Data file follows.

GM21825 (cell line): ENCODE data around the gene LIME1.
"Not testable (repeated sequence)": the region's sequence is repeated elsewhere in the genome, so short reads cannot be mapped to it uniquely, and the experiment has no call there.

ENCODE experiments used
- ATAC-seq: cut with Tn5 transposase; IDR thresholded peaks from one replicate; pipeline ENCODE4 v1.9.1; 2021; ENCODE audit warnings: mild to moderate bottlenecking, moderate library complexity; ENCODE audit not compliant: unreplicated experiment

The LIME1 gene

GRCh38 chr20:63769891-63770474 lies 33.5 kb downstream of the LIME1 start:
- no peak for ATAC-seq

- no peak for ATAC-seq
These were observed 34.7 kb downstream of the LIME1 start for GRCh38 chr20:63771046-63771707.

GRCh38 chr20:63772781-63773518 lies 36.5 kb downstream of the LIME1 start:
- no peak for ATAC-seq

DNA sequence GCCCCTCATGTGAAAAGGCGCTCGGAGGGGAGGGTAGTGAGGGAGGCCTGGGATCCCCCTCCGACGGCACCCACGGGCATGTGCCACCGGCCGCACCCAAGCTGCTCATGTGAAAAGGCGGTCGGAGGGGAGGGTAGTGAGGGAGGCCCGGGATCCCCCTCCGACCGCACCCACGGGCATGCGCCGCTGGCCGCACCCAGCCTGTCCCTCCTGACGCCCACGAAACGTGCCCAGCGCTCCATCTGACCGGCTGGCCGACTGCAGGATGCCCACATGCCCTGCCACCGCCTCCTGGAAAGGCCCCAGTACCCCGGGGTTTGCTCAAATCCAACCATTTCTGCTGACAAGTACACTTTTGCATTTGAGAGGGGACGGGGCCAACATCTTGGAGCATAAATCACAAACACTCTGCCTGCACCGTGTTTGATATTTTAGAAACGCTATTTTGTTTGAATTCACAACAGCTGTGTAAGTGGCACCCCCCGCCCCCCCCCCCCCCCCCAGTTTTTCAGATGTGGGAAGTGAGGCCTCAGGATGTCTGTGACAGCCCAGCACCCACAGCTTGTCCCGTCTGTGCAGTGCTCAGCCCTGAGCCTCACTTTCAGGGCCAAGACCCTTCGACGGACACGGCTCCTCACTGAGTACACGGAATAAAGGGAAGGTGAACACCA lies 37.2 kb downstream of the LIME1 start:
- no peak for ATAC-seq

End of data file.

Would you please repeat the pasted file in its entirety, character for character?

GM21825 (cell line): ENCODE data around the gene LIME1.
"Not testable (repeated sequence)": the region's sequence is repeated elsewhere in the genome, so short reads cannot be mapped to it uniquely, and the experiment has no call there.

ENCODE experiments used
- ATAC-seq: cut with Tn5 transposase; IDR thresholded peaks from one replicate; pipeline ENCODE4 v1.9.1; 2021; ENCODE audit warnings: mild to moderate bottlenecking, moderate library complexity; ENCODE audit not compliant: unreplicated experiment

The LIME1 gene

GRCh38 chr20:63769891-63770474 lies 33.5 kb downstream of the LIME1 start:
- no peak for ATAC-seq

- no peak for ATAC-seq
These were observed 34.7 kb downstream of the LIME1 start for GRCh38 chr20:63771046-63771707.

GRCh38 chr20:63772781-63773518 lies 36.5 kb downstream of the LIME1 start:
- no peak for ATAC-seq

DNA sequence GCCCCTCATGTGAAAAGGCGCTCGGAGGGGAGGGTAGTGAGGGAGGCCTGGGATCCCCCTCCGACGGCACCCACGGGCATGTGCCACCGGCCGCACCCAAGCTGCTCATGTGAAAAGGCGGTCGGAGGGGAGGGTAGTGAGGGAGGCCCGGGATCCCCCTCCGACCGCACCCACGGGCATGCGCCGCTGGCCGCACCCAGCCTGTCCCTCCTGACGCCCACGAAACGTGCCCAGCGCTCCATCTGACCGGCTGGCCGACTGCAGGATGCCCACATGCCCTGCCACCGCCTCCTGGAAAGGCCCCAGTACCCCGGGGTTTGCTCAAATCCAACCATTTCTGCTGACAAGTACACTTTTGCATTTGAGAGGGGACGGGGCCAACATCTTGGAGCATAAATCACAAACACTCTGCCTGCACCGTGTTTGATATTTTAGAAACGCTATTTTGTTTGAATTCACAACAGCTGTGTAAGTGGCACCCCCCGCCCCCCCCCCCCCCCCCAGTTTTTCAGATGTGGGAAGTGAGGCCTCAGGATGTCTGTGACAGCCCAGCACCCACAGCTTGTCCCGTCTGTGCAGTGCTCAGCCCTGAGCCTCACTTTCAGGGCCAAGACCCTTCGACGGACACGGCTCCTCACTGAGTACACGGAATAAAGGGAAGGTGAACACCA lies 37.2 kb downstream of the LIME1 start:
- no peak for ATAC-seq